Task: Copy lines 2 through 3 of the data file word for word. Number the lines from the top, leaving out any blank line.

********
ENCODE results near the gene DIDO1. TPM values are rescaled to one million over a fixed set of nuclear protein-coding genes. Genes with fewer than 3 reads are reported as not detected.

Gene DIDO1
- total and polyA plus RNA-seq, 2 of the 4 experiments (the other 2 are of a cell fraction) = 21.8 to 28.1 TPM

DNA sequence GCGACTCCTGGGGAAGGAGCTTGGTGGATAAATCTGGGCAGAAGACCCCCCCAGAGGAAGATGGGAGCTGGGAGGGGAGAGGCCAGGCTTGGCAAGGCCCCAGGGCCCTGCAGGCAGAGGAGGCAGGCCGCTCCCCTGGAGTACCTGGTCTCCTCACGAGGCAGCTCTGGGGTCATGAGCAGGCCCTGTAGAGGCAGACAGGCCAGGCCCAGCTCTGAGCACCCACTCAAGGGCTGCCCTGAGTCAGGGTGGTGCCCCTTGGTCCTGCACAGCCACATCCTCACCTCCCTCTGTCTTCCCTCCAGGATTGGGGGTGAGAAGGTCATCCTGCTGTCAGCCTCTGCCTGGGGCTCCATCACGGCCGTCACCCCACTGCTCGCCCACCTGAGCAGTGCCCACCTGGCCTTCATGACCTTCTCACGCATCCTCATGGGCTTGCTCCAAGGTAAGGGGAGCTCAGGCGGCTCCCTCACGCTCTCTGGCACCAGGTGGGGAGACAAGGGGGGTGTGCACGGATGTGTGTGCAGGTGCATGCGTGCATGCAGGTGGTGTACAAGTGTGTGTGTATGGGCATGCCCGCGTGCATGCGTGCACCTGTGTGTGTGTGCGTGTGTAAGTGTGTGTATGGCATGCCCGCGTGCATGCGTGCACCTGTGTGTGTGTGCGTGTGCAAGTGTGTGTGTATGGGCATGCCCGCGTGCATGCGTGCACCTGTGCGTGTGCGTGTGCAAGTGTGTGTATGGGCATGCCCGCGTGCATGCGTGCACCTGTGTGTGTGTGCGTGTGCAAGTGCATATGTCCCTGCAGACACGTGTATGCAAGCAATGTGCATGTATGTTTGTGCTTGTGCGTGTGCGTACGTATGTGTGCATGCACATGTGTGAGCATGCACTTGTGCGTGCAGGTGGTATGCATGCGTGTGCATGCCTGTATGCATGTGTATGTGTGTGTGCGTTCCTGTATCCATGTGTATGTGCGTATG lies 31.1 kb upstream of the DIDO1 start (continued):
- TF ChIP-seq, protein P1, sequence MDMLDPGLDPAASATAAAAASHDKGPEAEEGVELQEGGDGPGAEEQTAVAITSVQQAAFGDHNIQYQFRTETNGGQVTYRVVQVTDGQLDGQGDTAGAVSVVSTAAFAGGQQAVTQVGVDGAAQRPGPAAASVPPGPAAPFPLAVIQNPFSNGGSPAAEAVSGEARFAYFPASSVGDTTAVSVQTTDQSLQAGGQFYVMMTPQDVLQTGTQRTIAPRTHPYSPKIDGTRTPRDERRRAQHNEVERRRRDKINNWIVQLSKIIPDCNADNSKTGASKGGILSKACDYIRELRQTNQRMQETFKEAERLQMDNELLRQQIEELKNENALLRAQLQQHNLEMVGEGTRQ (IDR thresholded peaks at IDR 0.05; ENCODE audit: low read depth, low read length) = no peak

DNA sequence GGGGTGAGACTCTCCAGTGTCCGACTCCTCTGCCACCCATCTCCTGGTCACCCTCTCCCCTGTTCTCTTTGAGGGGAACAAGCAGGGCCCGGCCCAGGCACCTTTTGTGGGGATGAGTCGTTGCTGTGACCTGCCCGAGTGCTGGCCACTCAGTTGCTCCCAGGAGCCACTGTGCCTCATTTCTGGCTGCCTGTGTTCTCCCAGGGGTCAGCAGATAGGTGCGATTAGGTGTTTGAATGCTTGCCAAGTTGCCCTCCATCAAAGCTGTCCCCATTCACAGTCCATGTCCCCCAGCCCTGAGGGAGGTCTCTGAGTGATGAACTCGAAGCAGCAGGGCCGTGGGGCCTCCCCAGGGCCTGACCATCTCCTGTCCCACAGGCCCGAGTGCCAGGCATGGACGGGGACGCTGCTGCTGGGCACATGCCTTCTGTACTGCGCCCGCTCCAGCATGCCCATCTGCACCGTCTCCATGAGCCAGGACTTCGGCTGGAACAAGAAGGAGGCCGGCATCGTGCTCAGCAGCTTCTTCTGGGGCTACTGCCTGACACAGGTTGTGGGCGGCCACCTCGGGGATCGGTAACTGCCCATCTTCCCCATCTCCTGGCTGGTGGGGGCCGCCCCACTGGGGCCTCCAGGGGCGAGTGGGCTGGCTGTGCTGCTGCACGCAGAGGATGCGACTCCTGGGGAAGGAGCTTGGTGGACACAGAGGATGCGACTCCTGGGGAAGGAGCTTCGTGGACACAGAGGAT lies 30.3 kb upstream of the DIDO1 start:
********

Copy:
Gene DIDO1
- total and polyA plus RNA-seq, 2 of the 4 experiments (the other 2 are of a cell fraction) = 21.8 to 28.1 TPM